Sleep – love it or loathe it, it’s way more important than we tend to think. For some of us, a restful night’s snoozing comes naturally, but for others it can feel like a minefield. Recently, whilst reading a Women’s Health article on ‘clean sleep’, I was inspired to start paying more attention to my own habits.
As someone who has dealt with insomnia in the past, I know all too well how important sleep really is. It’s definitely one of those things that you only realise are important when they’re gone. Back when my sleeping problems were at their worst, I did a great deal of research into how to deal with the issue, and eventually did manage to improve my sleep quality massively. It took time and effort, but through the methods that follow, I went from getting around 4 hours of sleep (on a good day) to peacefully sleeping for 7 or more hours most nights. I’ve listed my methods in reverse order of their usefulness (in my opinion), so if you want to try a few but not all of them, I’d start with the ones at the bottom.
Ok, I’ll admit this does seem a bit out-there, and a few years ago I would’ve laughed at this suggestion too. Having said that, a few years ago I didn’t really understand hypnosis. Ultimately, despite its connotations, hypnosis is not much more than a very deep state of relaxation. Whilst having hypnotherapy for a phobia, I was taught how to carry out self-hypnosis, and to this day it remains my tool of choice when I’m either very stressed or struggling to sleep. I would really recommend going in with an open mind and researching this further if you’re having issues with with relaxation.
4. Prepare for the morning
If there’s one thing that’s bound to make sleeping more difficult, it’s worrying about the million things you need to do in the morning. I find it so useful to make sure I’m fully prepared in advance. I’m not a morning person at all, so as well as aiding my sleep, it makes for a much less stressful morning. Make a list of the things you tend to worry about most in the mornings; this could be what to wear, what to have for breakfast or things to remember for work. Try to prepare as much as possible before going to sleep – write reminders, prepare breakfast in advance etc.
3. Bath/shower at night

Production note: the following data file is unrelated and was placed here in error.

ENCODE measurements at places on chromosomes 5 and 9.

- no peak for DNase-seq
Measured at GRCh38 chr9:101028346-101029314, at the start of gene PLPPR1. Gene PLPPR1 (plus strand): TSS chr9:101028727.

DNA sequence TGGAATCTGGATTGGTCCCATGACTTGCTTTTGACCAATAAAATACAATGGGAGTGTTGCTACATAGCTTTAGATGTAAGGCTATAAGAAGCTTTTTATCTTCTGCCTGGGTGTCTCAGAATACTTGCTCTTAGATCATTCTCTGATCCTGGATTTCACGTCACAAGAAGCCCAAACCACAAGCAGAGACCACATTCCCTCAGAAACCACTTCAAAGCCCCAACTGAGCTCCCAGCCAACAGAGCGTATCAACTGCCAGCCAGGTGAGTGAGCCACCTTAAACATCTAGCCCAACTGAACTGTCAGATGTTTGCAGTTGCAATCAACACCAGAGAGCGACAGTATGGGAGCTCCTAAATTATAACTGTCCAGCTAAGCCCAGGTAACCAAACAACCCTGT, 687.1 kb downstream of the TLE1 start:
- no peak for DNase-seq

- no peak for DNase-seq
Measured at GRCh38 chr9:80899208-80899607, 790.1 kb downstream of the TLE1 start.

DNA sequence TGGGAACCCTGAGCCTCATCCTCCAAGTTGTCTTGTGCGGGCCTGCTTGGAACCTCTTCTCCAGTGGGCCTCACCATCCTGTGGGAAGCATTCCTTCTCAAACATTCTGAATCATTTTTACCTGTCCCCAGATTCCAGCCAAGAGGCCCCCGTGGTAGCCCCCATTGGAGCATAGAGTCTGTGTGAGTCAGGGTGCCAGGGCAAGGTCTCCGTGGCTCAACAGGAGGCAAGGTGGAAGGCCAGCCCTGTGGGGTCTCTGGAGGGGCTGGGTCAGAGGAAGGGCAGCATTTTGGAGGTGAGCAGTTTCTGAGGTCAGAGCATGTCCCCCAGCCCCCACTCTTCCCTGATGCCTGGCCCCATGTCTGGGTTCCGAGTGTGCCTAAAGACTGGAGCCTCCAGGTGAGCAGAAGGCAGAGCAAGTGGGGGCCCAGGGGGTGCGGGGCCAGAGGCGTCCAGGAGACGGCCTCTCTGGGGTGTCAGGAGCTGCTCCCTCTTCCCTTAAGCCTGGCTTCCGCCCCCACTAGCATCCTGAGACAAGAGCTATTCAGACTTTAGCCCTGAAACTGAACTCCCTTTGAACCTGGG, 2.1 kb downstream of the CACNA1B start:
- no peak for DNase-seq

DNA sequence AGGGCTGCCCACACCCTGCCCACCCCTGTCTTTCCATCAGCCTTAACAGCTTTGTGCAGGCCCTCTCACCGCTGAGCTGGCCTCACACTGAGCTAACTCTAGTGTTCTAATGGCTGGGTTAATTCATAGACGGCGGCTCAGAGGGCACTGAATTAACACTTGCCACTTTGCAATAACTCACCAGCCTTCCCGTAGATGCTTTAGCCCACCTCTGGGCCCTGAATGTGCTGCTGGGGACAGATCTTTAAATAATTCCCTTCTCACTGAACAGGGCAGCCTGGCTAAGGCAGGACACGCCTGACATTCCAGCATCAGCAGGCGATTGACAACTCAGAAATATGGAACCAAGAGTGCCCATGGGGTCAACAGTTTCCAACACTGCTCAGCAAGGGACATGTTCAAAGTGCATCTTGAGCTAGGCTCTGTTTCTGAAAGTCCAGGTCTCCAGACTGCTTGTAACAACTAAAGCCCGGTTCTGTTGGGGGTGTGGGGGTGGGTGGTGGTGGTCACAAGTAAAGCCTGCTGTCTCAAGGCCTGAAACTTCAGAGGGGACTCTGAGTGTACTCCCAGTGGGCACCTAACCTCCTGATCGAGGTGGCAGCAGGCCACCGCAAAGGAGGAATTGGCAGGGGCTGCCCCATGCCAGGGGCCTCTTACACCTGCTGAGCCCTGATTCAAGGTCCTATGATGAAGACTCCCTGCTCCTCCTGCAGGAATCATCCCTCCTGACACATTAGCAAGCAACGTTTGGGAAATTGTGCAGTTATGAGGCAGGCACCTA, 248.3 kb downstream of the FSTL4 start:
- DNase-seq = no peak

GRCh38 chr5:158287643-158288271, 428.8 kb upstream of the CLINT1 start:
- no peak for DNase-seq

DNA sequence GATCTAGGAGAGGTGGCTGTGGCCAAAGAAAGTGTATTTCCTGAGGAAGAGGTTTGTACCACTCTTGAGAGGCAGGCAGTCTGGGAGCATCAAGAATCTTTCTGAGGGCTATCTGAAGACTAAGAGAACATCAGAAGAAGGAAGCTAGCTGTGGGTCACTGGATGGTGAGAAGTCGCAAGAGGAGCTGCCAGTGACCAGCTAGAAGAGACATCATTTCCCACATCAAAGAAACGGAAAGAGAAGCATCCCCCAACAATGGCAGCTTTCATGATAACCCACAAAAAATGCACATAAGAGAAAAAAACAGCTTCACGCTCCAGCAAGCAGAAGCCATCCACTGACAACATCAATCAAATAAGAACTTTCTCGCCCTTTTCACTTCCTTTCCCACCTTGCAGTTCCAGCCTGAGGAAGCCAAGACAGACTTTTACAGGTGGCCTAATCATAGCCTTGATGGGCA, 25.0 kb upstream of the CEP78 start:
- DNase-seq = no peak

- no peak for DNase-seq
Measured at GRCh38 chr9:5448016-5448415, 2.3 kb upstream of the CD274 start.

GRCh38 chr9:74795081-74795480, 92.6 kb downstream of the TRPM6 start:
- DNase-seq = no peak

Whether it’s best to shower in the morning or at night has always been up for debate. Of course, there’s arguments for each side, however if you’re a troublesome sleeper I would argue the night-time option is more beneficial. Personally, a relaxing bath before bed really settles me down and prepares me for sleep. I always prefer a bath, but I don’t think the method is actually that important, just go for whichever suits you. It’s definitely the act of washing off the day and feeling fresh before bed that helps me snooze more soundly.
The space in which you sleep is way more important than you may realise. For me at least, messy room = messy mind, 100%. It’s quite a hard thing to describe, but it’s as though all that clutter in the room represents the jumble of thoughts in my mind. Linking in to point 4, clutter can also cause stress more practically; you’re more likely to be kept awake worrying where something is if your space isn’t organised.
1. Technology cleanse
If I had to choose which technique alone is best when it comes to getting more quality sleep, I would go for this one every time. As far as I’m concerned, technology (especially social media) before bed is almost always a terrible idea. There’s loads of opinions out there on exactly how long before bed you should put the tech down, but I try to stick to an hour, or even half an hour; I think this is an effective yet doable time-scale.
In conjunction with these methods, try to keep your sleep schedule pretty regular. It’s also really useful to figure out roughly how many hours of sleep you need per night; both too little and too much can have a detrimental effect. Hopefully some of these methods can be useful, but remember that if you’re really struggling with you sleeping it’s important to go to your GP. Problems with sleep aren’t always, but can be a result of an underlying condition like depression or anxiety.